Again, in the real world the categories are not always clearly fixed, and there will be variations across cultures. In the west, transgender persons may move to sexual reassignment (or “gender reaffirmation,” the more politically correct term) surgery, even paid for by the government.
In the Philippines, surgery may not be an option because of costs as well as personal religious beliefs. It’s fairly easy for transgender Filipinos to transition without surgery, dressing and even going to work in the gender category they want to belong to. At the same time, they do suffer from discrimination, are limited to particular professions, and are sometimes beaten up, or killed, as we saw with Jennifer Laude.
Now that we have LGBT complete, we have to tackle QCI. One of my vice-chancellors thought LGBT-QCI might have been some new organization based in Quezon City!
I’m going to reverse the order for our discussion, starting with “I,” which refers to “intersex categories,” a biomedical term. This is really complicated, with all kinds of conditions (for example, Turner’s Syndrome, Klinefelter’s Syndrome, and many more) and will require more than one column to explain. But let me just say this refers to about 1 percent of a population with disorders in sexual development.
For example, a child may be born and identified as a female because there is no visible penis but because “she” is actually chromosomally male (“XY”), the penis does not emerge until puberty.
There are many variations for intersex categories and the problem is that there may be a mismatch between biology and social upbringing. We have the case of athletes who grew up female, entered competitions as female, and then are medically examined and found to be male and are disqualified from athletics. Others may even be married when the couple discover that biologically, both of them are male.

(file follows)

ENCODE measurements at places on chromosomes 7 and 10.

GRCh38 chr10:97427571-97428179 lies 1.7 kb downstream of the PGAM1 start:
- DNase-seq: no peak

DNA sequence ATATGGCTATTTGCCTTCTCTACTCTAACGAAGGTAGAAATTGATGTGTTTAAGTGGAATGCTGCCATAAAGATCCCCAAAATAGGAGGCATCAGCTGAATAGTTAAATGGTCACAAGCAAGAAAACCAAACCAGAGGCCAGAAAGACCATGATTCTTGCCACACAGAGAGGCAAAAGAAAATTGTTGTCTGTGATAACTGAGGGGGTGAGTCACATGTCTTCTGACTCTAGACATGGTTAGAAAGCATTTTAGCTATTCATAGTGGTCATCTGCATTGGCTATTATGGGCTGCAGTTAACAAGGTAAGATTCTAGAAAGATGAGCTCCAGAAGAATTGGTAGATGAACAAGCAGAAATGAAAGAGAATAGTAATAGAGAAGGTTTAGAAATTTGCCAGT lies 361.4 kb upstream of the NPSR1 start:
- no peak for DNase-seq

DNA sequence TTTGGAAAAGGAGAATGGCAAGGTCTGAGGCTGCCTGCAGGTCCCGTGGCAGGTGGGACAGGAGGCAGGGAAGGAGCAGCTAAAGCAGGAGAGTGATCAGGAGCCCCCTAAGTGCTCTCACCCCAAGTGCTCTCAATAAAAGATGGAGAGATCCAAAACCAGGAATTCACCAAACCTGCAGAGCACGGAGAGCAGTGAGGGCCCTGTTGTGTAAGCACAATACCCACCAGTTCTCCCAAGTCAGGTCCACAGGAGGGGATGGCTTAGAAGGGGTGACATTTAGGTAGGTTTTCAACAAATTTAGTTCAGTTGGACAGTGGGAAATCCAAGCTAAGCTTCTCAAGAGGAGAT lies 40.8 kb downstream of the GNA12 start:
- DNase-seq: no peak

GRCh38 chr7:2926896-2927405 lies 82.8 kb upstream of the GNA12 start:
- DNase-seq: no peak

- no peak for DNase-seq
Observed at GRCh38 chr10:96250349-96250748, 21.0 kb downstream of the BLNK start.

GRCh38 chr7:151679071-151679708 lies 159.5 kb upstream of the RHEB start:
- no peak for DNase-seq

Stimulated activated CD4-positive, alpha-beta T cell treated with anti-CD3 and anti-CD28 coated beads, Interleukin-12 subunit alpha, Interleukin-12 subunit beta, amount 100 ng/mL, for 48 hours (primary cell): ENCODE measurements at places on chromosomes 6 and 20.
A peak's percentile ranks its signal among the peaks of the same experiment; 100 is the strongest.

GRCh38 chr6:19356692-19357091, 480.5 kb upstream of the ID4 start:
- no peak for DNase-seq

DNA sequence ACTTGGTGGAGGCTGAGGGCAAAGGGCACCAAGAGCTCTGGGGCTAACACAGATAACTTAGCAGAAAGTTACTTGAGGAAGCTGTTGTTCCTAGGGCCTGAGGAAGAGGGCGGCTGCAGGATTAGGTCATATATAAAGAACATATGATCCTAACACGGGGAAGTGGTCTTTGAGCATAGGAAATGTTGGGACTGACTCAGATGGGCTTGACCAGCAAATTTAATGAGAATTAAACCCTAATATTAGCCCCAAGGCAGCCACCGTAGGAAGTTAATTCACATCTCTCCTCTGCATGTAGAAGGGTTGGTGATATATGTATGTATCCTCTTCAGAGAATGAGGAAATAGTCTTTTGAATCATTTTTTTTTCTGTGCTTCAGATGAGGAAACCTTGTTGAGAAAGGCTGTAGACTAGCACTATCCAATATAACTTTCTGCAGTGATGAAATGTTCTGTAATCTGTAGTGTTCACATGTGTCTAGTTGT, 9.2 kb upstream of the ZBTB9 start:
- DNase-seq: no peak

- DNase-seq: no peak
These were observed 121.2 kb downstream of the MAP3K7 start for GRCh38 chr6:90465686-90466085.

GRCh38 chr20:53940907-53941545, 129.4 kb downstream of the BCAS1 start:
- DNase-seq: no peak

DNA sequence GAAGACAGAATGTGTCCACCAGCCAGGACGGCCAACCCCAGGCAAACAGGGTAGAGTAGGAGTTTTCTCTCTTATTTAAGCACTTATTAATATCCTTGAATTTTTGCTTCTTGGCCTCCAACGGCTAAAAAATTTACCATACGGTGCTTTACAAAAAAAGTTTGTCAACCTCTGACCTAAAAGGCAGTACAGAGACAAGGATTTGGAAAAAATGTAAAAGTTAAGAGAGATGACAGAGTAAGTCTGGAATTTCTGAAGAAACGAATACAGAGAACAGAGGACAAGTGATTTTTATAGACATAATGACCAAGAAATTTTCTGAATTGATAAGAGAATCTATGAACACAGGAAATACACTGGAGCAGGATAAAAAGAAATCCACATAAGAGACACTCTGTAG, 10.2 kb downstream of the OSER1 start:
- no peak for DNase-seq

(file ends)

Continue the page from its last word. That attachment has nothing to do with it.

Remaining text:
Now for the “C,” which really stumped me. I was aware that LGBT had been expanded to QAI, not QCI, the “A” referring to—get hold of yourselves—“asexual” people. I’ve also written about this in a column and I don’t want to go into details except to say there’s growing recognition that there are people for whom sex just isn’t important. I know it’s hard for many readers to believe that there are asexual people, but they do exist, and they’re not limited to priests and nuns (many of whom are not asexual, mind you).
I’ve run out of space and we still haven’t discussed “Q” and “C,” which is just as well because I won’t have to worry about thinking of a column for Friday and because to explain “C” I will have to give you a crash course in chemistry. (Hint for chemistry majors and those who enjoyed their college chem courses: It has something to do with isomers.)
Let’s save a bit more of “A,” and the “Q” and “C” then for the next column, and I want to emphasize this isn’t just “good to know” information to use for quiz shows. LGBT-QCI (and A) is about ourselves and loved ones in our family, about work mates, about our political and religious leaders. So much prejudice comes from a lack of understanding of these differences. What is important is to recognize that there is a wide spectrum when it comes to sexualities.
Which is why Friday’s column won’t be entitled “LGBT-QCI-2,” but “SOGIE,” which I’ll explain as well.